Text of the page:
Watch: Airplanes Drop Thousands of Trout into Utah’s High Mountain Lakes Every Summer
Every year, the Utah DWR kicks off the high-country fishing season with its aerial stocking program. And it's mesmerizing to watch
Fourth of July weekend is the unofficial start of the high-country fishing season in Utah, along with many other Western states. Most high elevation trails are clear of snow by this point, allowing backcountry anglers seeking solitude and willing fish to explore the hundreds of alpine lakes that are inaccessible for most of the year. These remote water bodies can be chock full of fish, but many of them don’t have naturally reproducing trout populations and they rely on state-funded stocking programs instead. That’s where the Utah Division of Wildlife Resource’s airplanes come into play.
Like miniature bombers carrying a different sort of payload, the DWR’s Cessna 185 Skywagons are fitted with oxygenated water tanks that can carry up to 10,000 trout fingerlings at a time. Cruising at 70 to 80 mph over the alpine lakes that dot the Wasatch and other mountain ranges, wildlife pilots can flip a switch in the cockpit and drop their payloads from 100 feet or more above the water.
Seeing a cloud of cutthroat trout being dropped from the belly of an airplane is a sight to behold—even from behind a computer screen. But according to DWR Chief Pilot Craig Hunt, more than a few lucky anglers have been able to witness this event in person.
“It’s surprising how many people fish these lakes that are way out of the way,” Hunt explains in a recent Wild podcast. “I’ve actually hit ‘em with fish before. We’ll come around a corner, you know, and I’m looking at the terrain trying to setup how I’m approaching the drop—and next thing you know, there they are.”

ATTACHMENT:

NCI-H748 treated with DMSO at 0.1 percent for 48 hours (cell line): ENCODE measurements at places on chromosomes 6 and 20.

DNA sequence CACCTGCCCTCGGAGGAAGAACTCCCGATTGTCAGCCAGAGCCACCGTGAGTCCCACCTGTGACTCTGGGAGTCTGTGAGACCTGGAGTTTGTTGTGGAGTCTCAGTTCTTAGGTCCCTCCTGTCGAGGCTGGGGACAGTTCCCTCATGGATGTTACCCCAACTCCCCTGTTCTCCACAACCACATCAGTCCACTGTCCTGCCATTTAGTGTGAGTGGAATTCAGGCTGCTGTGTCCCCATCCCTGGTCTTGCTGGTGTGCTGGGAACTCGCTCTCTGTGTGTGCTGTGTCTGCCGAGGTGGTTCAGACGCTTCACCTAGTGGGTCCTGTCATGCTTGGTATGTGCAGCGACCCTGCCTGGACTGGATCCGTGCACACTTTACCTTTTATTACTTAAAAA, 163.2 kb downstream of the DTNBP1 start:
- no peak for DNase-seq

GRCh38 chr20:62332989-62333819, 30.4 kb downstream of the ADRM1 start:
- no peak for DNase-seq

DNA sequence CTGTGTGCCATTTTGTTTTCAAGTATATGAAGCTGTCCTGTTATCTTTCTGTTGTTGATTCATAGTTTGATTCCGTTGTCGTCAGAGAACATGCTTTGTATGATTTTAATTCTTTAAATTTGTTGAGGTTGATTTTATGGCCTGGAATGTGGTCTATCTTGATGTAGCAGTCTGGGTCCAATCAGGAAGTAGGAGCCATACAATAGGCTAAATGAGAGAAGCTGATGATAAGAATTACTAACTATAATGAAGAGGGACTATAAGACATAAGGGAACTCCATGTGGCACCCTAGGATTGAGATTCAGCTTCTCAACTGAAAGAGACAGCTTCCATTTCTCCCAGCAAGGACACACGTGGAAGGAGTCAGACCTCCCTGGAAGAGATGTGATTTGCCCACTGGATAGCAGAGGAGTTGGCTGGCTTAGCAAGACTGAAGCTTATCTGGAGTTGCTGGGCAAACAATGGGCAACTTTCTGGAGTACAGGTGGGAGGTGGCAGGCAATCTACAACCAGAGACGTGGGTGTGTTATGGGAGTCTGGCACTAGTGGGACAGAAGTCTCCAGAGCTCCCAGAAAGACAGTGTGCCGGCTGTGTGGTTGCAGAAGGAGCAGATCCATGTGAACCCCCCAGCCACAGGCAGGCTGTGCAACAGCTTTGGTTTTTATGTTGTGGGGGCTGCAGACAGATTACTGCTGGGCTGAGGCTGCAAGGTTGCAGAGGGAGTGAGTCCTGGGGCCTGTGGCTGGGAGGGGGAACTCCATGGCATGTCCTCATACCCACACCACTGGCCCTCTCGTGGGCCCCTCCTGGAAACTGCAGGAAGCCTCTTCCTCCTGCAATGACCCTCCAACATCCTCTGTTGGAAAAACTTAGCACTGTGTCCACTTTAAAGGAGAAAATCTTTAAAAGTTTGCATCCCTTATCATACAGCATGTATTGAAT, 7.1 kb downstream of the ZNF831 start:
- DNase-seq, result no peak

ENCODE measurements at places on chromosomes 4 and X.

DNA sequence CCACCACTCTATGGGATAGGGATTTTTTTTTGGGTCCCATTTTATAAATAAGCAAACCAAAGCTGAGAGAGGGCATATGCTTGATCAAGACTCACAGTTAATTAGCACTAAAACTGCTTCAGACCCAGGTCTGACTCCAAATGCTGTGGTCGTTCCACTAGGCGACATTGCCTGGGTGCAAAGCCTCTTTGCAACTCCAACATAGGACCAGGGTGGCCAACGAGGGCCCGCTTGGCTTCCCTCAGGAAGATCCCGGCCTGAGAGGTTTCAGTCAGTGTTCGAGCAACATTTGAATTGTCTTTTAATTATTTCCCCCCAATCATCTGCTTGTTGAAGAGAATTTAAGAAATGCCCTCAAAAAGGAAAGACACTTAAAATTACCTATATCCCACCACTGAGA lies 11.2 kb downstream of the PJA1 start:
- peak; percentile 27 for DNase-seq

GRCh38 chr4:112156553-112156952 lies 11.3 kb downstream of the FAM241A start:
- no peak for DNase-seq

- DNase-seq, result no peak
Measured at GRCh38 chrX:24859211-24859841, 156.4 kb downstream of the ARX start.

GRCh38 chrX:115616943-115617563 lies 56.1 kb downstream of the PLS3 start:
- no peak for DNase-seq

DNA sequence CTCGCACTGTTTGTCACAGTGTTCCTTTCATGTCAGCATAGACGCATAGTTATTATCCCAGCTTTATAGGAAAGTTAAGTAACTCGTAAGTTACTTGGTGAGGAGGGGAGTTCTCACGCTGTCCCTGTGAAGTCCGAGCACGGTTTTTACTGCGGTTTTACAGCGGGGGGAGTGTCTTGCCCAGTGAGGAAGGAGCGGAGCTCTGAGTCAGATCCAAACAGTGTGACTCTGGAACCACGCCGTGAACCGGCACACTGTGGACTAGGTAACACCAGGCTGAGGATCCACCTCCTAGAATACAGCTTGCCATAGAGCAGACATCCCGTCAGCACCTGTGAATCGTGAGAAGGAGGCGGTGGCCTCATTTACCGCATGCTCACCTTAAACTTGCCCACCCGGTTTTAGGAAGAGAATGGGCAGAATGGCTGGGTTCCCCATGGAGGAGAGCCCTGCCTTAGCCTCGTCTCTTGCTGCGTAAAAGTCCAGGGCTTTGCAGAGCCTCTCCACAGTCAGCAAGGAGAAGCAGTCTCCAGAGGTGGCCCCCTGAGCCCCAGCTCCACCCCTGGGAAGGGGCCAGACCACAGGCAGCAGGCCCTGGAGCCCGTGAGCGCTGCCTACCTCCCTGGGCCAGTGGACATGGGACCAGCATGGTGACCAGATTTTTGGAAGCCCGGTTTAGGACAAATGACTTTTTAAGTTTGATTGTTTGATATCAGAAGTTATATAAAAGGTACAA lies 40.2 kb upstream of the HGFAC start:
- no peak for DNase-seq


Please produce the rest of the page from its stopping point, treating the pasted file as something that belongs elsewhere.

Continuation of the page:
Hunt, who’s worked as a wildlife pilot for the Division for the past 22 years, says that Utah typically runs its aerial stocking program from late June until the third week of July. He says they’ve been stocking lakes this way for the duration of his career. And looking into the history of the program, the Utah DWR has been dropping trout bombs in remote mountain lakes for even longer than that.
The History and Science Behind Aerial Trout Stocking in Utah
Stocking fish with airplanes has been a common practice throughout the Mountain West for more than half a century, and Utah began experimenting with aerial stockings as early as 1956, according to the DWR. Before that, state agencies relied exclusively on mules and backpackers to carry fingerling trout into the backcountry.
These programs still exist in some states, where hardcore hikers are willing to hump oxygenated tanks up miles of trail and climb well above the tree line to deliver the goods. But over time, the agencies learned that this strategy, while rewarding for some, isn’t nearly as time- or cost-effective as using airplanes to do the work.
“We can aerially stock 40-60 lakes in a single day,” the DWR explains on its website. “So even if we could access all of these lakes via roads, aerial stocking would still be a more cost-effective alternative.”
People watching these aerial stockings for the first time often wonder why the fish aren’t hurt or killed when they’re dropped from such a high elevation. But when you’re dropping a one- to three-inch fish from 100-200 feet in the air, the laws of physics are actually on your side.
Each of these fingerlings is practically weightless—weighing .07 pounds or less—and the air slows their drop enough for them to land relatively softly on the lake’s surface. To prove this, DWR biologists have conducted surveys within minutes of aerial drops, and they’ve determined that survival rates are high.
The Division stocks several different trout species in these high-mountain lakes, including native cutthroats and introduced species like brookies, rainbows, and goldens. The stockings take place every summer in some lakes, while others are on a three- to five-year rotation.
Altogether, the agency uses airplanes to stock at least 300 different lakes across Utah on an annual basis. It’s been an extremely successful program that provides a bounty of opportunities for high-country anglers, and the DWR doesn’t plan on stopping anytime soon.
“We’ve had pretty good success with what we’re doing and that’s why we’re still doing it,” Hunt says. “You don’t fix something that’s not broke.”